From Lieutenant Thomas Douglass
Philadelphia March 17th 1779
May it please your Excellancy
I understand by your letter to Colonel Procter, that the Arraingment of the Corps of Artillery, is to take place, and the officers desired to send Your Excellancy their Claims.1 on making enquiry of some Gentlemen, who Assisted in Arrainging the rank of the Army, whether any respect was paid to former Commissions or not, they informed me there was, I beg leave to inform Your Excellancy I at presant hold a first Lieutenants Commission in Colonel Procters Regiment, bearing deat first April 1777—but previous to that held a first Lieutenants Commission in Captain James Montgomery’s Company of Artillery, orderd to be raisd by Congress, dated the Second Decemr 1776, and Joind your Excellancy before the second affair in Trinton, and Serv’d in that Station untill the Company was discharged, as Captain Montgomery belong’d to the Sea,2 I a Short time after was honer’d with the Commission I now hold—I am inform’d that four Companys is to be Annex’d to this Regiment, and that Captain Jones’s is to be one, if so, it will be very disagreeble—as Captain Jone’s first Lieut. David Fick, was a Serjeant in our Regiment Feby 1777 and paid as Such, tho’ he now holds a first Lieutenants Commission dated in January same year, least Your Excellancy may not be aquainted with it, I take the liberty to inform you thereof, not doubting the Gentlemen that is to settle the Arrangment will see the Improperity of an officer, being Commanded by his former Serjeant,3 Your Excellancy will for ever obledge me to order this to be sent to they Gentlemen, that is to Settle the Rank of Colonel Procters Reigt. I have the honour to be your Excellancy’s most Obedient Humble Servent
ALS, DLC:GW. Douglass addressed the cover: “To His Excellency General George Washington Esqr.—Commander in Chief of the Forces of United States of America Captain Joseph Rice.”
Thomas Douglass, who had been born in Ireland, was appointed, as he says in this letter, a first lieutenant in Colonel Thomas Proctor’s 4th Continental Artillery Regiment on 1 April 1777. Sometime between 3 April 1779 and 29 March 1780, Douglass was promoted to captain-lieutenant in that regiment with a commission backdated to 14 April 1778 (see Pa. Archives description begins Samuel Hazard et al., eds. Pennsylvania Archives. 9 ser., 138 vols. Philadelphia and Harrisburg, 1852–1949. description ends , 5th ser., 3:965, 974–75, 978). He became a captain on 12 Oct. 1781 and retired from the 4th Artillery on 1 Jan. 1783. During the spring of 1783, Douglass acted as intendant for the exchange of naval prisoners with the British in New York (see William Stephens Smith to GW, 21 March 1783, DLC:GW, and GW to Smith, 23 March 1783, NjMoHP). In August 1784 Douglass was appointed captain of a U.S. army artillery company and served until October 1785, when he was replaced for unknown reasons (see Pa. Archives description begins Samuel Hazard et al., eds. Pennsylvania Archives. 9 ser., 138 vols. Philadelphia and Harrisburg, 1852–1949. description ends , 5th ser., 3:971). Douglass was dead by 1789.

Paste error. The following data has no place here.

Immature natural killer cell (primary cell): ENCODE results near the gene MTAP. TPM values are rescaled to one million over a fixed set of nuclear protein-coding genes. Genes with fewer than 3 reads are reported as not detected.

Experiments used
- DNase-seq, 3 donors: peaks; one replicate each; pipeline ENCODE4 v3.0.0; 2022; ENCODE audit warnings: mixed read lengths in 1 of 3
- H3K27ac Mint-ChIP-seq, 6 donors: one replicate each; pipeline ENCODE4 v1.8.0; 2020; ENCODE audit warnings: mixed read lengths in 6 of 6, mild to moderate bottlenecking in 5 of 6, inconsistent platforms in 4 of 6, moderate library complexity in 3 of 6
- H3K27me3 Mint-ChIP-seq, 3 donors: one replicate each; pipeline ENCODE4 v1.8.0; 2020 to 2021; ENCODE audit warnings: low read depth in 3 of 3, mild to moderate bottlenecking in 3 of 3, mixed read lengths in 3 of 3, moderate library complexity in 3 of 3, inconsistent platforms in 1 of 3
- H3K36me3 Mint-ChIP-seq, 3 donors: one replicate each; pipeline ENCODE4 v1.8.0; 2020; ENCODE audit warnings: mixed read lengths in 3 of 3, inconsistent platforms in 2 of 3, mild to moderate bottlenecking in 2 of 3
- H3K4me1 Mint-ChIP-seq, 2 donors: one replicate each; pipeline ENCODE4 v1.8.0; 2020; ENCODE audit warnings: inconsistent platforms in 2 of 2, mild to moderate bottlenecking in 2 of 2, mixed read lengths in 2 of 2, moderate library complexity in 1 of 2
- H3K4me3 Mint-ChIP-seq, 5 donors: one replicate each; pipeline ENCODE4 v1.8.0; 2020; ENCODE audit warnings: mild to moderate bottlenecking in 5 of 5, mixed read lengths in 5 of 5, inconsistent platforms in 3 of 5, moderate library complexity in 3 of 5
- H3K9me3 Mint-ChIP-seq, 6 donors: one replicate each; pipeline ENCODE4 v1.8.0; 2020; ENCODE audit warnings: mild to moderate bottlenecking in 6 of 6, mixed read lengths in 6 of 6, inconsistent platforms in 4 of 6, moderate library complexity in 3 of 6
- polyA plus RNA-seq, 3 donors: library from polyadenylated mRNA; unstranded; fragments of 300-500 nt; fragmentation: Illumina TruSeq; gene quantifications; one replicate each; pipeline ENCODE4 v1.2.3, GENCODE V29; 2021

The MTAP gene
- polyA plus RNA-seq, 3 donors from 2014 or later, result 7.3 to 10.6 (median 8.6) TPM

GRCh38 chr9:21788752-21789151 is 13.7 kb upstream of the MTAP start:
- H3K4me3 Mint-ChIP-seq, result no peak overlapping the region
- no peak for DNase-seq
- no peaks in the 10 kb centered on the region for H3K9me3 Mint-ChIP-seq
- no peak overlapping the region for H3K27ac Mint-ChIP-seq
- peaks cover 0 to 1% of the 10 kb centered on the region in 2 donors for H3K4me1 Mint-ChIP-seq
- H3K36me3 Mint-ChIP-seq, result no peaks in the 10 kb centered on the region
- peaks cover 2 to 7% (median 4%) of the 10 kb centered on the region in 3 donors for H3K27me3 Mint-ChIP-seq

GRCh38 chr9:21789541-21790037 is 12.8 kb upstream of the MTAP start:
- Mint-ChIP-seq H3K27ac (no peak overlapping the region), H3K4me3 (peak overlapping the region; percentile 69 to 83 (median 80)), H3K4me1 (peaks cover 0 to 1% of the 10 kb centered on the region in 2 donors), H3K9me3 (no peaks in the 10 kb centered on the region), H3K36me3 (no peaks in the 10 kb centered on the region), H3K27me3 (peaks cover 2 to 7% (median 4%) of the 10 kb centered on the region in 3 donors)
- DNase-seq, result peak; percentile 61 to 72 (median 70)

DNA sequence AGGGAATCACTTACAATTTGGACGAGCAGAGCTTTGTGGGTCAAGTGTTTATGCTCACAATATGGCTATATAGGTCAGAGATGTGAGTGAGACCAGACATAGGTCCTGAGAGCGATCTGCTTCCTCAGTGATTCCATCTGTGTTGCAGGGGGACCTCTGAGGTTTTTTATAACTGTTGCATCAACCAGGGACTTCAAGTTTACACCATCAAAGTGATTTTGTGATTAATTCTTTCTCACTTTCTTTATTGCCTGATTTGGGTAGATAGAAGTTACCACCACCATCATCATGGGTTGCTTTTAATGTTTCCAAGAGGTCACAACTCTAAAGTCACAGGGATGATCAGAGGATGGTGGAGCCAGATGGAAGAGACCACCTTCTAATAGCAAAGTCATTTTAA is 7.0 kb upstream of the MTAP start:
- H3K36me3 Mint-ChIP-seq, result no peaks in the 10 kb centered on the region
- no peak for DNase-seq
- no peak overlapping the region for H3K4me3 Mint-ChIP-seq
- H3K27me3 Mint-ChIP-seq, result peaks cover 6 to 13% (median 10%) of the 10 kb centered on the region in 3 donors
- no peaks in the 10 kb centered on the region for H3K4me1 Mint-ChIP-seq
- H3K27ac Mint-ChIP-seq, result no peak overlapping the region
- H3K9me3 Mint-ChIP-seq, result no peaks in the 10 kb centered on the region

2. James Montgomery of Philadelphia, who commanded galleys in the Pennsylvania navy before he became a privateer captain in the fall of 1776, had volunteered on 1 Dec. 1776 to form his crew into an artillery company to reinforce GW’s army then retreating across New Jersey. The following day Congress agreed to take the company into Continental service for two months, “unless sooner discharged,” and appointed Montgomery as captain, Samuel Carson as captain-lieutenant, and Douglass as lieutenant of the company (JCC description begins Worthington Chauncey Ford et al., eds. Journals of the Continental Congress, 1774-1789. 34 vols. Washington, D.C., 1904–37. description ends , 6:998).
3. The Continental artillery company commanded by Capt. Gibbs Jones remained independent until 1 Jan. 1781, when it was consolidated with a company in the 2d Continental Artillery Regiment. David Fick had enlisted as a gunner or bombardier in Capt. Thomas Proctor’s independent company of Pennsylvania artillery on 30 Oct. 1775 (see Pa. Archives description begins Samuel Hazard et al., eds. Pennsylvania Archives. 9 ser., 138 vols. Philadelphia and Harrisburg, 1852–1949. description ends , 5th ser., 3:945–46, 947). Commissioned an ensign in the 9th Pennsylvania Regiment on 7 Dec. 1776, Fick served only a short time with that regiment before becoming first lieutenant of Capt. Gibbs Jones’s artillery company with a commission dated 1 Jan. 1777 (see Pa. Archives description begins Samuel Hazard et al., eds. Pennsylvania Archives. 9 ser., 138 vols. Philadelphia and Harrisburg, 1852–1949. description ends , 5th ser., 3:383). Fick subsequently was promoted to captain-lieutenant with an apparently backdated commission of 1 June 1778. He retired from Jones’s company on 1 Jan. 1781.